On Saturday, March 22, Emma Glanfield of The Daily Mail reported that Pope Francis used strong words to urge Italian gangsters to repent and turn away from their lives of violence at a prayer vigil for relatives of people who had been killed by the Mafia.
According to Glanfield, "Pope Francis has hit out at Italian mobsters and warned them they will 'end up in hell' if they don’t change their ways and renounce their 'blood-stained money and blood-stained power'.
"The pontiff made the stark warning following the death this week of two-year-old Domenico Petruzzelli, his mother Carla Maria Fornari and her partner Cosimo Orlando who were killed in a mob hit after assailants opened fire on their car.
"Pope Francis addressed the mobsters after a prayer vigil at a Roman church for relatives of innocent people killed by the mafia, during which the names of 842 victims were read aloud."
On Saturday, March 22, Heather Saul of The Independent recorded some of the comments the Pope made to members of the Mafia.
According to Saul, "Addressing these absentee mafiosi, Francis was unrelenting: 'This life that you live now won't give you pleasure. It won't give you joy or happiness,' he said.
"'Blood-stained money, blood-stained power, you can't bring it with you to your next life. Repent. There's still time to not end up in hell, which is what awaits you if you continue on this path.'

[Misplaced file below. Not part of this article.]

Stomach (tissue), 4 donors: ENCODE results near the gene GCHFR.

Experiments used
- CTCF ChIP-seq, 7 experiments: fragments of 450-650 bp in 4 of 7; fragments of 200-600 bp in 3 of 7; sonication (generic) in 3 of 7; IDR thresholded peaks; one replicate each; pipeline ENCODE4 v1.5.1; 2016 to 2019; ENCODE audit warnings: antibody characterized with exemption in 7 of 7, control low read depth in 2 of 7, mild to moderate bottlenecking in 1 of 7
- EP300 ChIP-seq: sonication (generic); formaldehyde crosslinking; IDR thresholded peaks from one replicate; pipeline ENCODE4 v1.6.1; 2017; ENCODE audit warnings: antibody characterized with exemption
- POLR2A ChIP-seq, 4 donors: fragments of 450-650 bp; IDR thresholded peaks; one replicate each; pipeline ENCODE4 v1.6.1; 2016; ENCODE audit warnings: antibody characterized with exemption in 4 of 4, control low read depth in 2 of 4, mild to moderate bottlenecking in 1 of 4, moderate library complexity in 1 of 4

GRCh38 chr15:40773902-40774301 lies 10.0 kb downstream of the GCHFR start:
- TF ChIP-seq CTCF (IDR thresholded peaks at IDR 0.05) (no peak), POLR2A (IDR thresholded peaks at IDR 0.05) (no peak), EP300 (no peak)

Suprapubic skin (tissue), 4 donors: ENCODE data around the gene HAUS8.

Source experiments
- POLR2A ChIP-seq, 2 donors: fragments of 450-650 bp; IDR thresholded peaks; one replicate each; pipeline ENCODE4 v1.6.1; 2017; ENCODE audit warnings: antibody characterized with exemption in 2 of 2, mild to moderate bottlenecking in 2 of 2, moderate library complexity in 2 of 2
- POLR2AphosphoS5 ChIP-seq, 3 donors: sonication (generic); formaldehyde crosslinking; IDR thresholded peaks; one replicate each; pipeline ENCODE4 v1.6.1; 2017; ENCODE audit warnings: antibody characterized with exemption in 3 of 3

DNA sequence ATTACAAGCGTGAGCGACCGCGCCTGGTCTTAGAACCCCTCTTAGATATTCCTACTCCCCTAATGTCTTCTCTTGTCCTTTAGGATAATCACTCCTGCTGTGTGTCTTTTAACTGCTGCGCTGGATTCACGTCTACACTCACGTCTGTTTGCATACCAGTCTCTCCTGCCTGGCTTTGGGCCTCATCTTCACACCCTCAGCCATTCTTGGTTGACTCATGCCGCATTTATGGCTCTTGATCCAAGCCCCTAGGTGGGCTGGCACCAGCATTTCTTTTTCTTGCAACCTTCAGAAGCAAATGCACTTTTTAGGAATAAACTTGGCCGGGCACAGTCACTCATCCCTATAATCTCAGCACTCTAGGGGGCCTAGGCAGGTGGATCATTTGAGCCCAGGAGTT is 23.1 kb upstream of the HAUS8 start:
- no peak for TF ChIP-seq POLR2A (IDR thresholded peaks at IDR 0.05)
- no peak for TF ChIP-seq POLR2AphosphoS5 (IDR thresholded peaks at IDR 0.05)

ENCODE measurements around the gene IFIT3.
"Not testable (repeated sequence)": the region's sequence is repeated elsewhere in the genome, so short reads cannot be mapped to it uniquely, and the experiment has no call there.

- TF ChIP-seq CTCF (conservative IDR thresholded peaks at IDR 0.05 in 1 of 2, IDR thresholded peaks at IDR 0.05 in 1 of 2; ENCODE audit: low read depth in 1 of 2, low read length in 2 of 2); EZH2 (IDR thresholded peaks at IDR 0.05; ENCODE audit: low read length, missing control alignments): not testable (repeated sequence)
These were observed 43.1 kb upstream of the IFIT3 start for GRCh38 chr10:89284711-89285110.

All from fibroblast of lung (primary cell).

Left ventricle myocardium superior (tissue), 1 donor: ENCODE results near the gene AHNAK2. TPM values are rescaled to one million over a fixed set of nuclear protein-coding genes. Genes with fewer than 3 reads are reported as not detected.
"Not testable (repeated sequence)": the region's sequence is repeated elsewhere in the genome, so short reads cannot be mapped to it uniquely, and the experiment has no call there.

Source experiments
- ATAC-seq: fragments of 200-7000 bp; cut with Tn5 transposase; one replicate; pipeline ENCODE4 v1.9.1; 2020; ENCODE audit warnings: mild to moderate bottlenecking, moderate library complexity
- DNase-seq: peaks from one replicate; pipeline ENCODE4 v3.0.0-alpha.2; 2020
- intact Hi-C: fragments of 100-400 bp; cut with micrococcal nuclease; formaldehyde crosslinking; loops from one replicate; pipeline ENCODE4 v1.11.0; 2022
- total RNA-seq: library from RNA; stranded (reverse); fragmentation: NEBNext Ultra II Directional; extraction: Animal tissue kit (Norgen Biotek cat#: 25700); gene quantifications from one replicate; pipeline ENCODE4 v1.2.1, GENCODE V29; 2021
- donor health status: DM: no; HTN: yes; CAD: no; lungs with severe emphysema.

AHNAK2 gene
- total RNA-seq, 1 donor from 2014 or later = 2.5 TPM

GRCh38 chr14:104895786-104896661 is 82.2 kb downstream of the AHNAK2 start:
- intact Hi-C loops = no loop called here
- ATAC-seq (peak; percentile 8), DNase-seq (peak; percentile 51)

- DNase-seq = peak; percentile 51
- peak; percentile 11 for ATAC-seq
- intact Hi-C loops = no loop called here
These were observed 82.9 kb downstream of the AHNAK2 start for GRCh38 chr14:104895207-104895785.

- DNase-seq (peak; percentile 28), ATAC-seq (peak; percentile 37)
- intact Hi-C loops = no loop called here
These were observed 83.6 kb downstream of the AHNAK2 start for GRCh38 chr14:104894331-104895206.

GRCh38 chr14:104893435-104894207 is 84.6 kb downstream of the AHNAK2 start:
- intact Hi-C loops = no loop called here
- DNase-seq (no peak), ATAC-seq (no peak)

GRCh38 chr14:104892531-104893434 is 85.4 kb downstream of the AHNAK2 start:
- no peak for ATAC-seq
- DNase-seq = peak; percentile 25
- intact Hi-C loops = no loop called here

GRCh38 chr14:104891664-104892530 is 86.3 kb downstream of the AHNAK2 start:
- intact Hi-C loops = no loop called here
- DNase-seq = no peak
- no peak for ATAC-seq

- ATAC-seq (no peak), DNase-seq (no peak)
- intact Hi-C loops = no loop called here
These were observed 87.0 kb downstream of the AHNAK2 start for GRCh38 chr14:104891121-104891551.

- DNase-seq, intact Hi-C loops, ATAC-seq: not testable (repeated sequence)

"'... You had a father, a mother. Think of them,' he said. 'Weep a little. And convert yourselves.'"
It is sometimes difficult to tell where Pope Francis stands on doctrinal and scriptural issues even when he takes the time to explain his views on topics such as homosexuality or the role of women in the Catholic Church, but these comments leave no room for ambiguity. The Pope has given gangsters a straightforward "turn or burn" message urging them to end the bloodshed and give their lives to Christ.
In an ideal world, the Pope's words combined with the senseless tragedy of a two-year-old boy's needless death would encourage members of Italian crime families, who presumably have at least some familiarity with Roman Catholic traditions such as the Biblical commandment "Thou shalt not kill" from growing up around churches, to take hard looks at themselves and begin changing how they live their lives.
Unfortunately, the world is not ideal so it is hard to know if the Pope's words will do anything to help stop the cycle of violence in Italy and around the world. It will be interesting to see if the Pontiff's call to action has an impact on society.